The Maastricht Treaty provided the backbone of what would eventually become the EU. In order to consolidate the various forces pushing for union, the Maastricht Treaty (along with the Delors Commission) created the three pillars of what would become the European Union:
- The European Communities (such as the ECSC)
- The Common Foreign and Security Policy
- The Police and Judicial Co-operation in Criminal Matters
The three pillars can still be seen today, in some ways in greater detail. The ECSC in many ways acted as the precursor to the eurozone, while the third pillar foreshadowed Interpol. Despite these beginnings, Europe remains somewhat distant from the ideals laid out by the three pillars. For instance, many scholars have waxed poetic about the failure of Europe to enact a comprehensive foreign policy in the face of the global winds of change (despite the second pillar).
The Ghost of Maastricht
In order for states to enter the eurozone, however, price stability was needed. Achieving it, according to the Maastricht treaty, required five criteria to be met. The convergence criteria, or Maastricht criteria, were thought to constitute the necessary conditions for an optimal currency area’s creation. The five criteria were:
- HICP inflation: Inflation levels for the countries entering the eurozone were supposed to stay within an ill-defined range which was counted as the unweighted arithmetic average of the similar HICP inflation rates in the 3 EU member states with the lowest HICP inflation plus 1.5 percentage points. If, however, states had significantly lower interest rates than the average, they were not to be included in the measure of the lowest three. How this was determined was through a test as to whether they had suffered from “exceptional factors.” What seems more exceptional was that this rule was implemented at all.
- Government budget deficit: The ratio of the domestic government deficit was not to exceed 3% of GDP of the previous fiscal year. This rule, although used as convergence criteria, was supposed to have been a strict, binding rule, although as we will see this has largely been violated by virtually every eurozone country at any given point in time.
- Government debt-to-GDP ratio: The government debt to GDP ratio was not to exceed 60% of the GDP at any time. While the budget deficit is a flow, the debt ratio was a stock that, again, was supposed to be inviolable. As time has progressed, however, most eurozone countries have gone well beyond the 60% mark, calling into question the ECB’s commitment to honoring the ground rules and the extent to which it seems willing to stamp out “moral hazard.”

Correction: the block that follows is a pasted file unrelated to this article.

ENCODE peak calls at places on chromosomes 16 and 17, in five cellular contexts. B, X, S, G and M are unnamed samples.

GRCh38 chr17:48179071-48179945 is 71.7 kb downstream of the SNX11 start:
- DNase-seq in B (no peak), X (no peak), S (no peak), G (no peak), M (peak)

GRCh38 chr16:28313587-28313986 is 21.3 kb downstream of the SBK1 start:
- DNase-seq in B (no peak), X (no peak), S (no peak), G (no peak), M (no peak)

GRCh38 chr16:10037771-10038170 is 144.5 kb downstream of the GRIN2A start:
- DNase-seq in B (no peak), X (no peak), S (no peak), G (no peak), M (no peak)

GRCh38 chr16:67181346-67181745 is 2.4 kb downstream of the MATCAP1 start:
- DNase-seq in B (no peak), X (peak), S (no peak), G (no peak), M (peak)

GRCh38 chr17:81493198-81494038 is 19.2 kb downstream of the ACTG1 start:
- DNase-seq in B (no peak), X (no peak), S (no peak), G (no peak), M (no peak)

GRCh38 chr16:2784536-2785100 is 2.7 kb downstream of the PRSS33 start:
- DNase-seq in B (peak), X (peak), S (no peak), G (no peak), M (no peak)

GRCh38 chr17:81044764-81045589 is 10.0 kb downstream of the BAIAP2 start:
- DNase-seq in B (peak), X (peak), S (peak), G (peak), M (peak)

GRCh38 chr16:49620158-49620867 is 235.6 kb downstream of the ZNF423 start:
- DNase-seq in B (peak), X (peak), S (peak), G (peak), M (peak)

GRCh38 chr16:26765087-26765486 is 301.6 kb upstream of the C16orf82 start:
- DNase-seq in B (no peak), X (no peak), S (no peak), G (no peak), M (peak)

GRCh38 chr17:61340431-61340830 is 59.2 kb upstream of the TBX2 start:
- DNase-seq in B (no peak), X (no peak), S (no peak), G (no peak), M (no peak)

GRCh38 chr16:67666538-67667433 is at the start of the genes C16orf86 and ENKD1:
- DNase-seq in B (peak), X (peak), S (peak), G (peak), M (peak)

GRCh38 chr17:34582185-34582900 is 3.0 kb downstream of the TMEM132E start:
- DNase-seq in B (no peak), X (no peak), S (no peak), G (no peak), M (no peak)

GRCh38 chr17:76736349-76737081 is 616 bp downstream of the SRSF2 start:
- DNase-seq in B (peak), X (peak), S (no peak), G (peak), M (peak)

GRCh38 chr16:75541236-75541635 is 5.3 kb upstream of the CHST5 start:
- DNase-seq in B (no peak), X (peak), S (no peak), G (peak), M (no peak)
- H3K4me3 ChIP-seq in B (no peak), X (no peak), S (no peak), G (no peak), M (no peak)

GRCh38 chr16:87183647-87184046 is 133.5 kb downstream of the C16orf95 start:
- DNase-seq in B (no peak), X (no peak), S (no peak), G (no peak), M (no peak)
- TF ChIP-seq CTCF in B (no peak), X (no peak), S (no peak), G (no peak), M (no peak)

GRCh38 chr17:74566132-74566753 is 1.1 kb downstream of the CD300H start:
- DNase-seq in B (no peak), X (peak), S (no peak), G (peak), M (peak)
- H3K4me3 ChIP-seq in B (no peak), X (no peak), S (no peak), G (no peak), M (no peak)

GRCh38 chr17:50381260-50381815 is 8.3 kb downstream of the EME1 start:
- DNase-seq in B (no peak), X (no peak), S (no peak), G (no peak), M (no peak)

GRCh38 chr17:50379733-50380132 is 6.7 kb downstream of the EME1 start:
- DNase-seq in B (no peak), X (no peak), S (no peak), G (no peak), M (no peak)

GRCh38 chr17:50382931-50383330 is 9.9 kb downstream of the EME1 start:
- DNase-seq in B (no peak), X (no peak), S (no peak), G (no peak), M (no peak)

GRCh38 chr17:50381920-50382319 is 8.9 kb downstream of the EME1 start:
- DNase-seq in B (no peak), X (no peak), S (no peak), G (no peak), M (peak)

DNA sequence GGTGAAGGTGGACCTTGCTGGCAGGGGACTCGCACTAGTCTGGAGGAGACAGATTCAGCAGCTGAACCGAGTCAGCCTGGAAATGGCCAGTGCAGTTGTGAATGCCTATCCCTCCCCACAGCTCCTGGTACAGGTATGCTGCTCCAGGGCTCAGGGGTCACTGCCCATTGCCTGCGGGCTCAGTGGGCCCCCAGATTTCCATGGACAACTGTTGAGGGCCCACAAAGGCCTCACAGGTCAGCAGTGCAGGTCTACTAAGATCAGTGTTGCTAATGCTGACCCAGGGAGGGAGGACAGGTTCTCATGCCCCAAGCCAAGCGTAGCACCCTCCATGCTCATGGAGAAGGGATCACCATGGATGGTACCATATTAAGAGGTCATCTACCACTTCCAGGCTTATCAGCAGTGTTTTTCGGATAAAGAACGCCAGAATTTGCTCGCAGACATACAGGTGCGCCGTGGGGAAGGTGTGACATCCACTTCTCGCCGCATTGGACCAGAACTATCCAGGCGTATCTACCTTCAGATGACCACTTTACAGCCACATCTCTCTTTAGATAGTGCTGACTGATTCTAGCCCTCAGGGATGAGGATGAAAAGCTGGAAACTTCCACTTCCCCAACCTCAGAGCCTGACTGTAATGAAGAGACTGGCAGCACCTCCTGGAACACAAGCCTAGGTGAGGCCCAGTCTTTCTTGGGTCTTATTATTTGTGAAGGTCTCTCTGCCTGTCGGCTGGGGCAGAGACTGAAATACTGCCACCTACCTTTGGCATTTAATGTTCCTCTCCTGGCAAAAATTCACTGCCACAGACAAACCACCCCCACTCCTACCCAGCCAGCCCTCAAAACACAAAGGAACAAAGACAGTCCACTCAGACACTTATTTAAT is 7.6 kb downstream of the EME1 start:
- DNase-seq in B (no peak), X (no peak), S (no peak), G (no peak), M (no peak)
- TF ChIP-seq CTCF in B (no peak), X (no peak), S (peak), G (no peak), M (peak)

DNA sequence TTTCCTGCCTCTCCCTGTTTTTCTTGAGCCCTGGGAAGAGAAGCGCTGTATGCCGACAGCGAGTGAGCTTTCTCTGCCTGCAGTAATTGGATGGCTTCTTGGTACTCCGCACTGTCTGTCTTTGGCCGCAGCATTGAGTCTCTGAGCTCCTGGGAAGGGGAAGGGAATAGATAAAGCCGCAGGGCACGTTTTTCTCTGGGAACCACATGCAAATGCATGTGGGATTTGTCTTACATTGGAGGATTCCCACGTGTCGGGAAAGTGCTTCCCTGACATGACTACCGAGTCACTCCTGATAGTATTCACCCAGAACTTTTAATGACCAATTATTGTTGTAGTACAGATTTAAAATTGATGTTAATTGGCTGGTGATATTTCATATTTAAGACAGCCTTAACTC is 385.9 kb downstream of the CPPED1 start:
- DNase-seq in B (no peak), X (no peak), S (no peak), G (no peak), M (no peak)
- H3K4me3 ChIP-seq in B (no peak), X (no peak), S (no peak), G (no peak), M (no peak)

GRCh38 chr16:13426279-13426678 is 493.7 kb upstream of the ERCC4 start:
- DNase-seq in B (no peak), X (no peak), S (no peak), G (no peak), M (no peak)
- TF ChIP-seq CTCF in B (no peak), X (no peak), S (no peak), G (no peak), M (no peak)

- Exchange rate stability: Devaluation of the applying country’s currency was not to have happened in the prior two years to convergence. Unlike the previous two rules, this rule (for obvious reasons) does not carry forward to the present day. However, the inability of countries like Cyprus and Greece to devalue their currencies while Germany amasses a large trade surplus features centrally in the problems of the eurozone at the present time.
- Long-term interest rates: Long term interest rates were not to exceed 2% greater than the average of applicant countries, with wording similar to the first criterion. The foundational notion behind both the first and fifth criteria was that post-convergence, inflation and interest rates for all eurozone countries would be exactly equal, as the market would view these countries’ bonds as perfect substitutes. As we will see, this erroneous line of thinking nearly caused Grexit and the eventual collapse of the EU. Although that problem was staved off temporarily, the chief lesson from the 2008 financial crisis was that without fiscal controls available to the member nations, the assumptions behind the first and fifth criteria are fallacious enough to potentially end the eurozone experiment.
The EU, founded upon the notion that unification would prevent war, has struggled since its inception to build a stable economic policy framework. Between the assumptions made in equating the eurozone to an optimal currency area (four) and the assumptions implicitly behind the convergence criteria (five), the great unification experiment was founded upon a set of notions that have been in want of a solution in the decades since. In the coming parts of the series we will examine these assumptions, the tensions behind solving them, and the outcomes if they go unsolved. The experiment to end war through economics may ultimately rest on these very outcomes.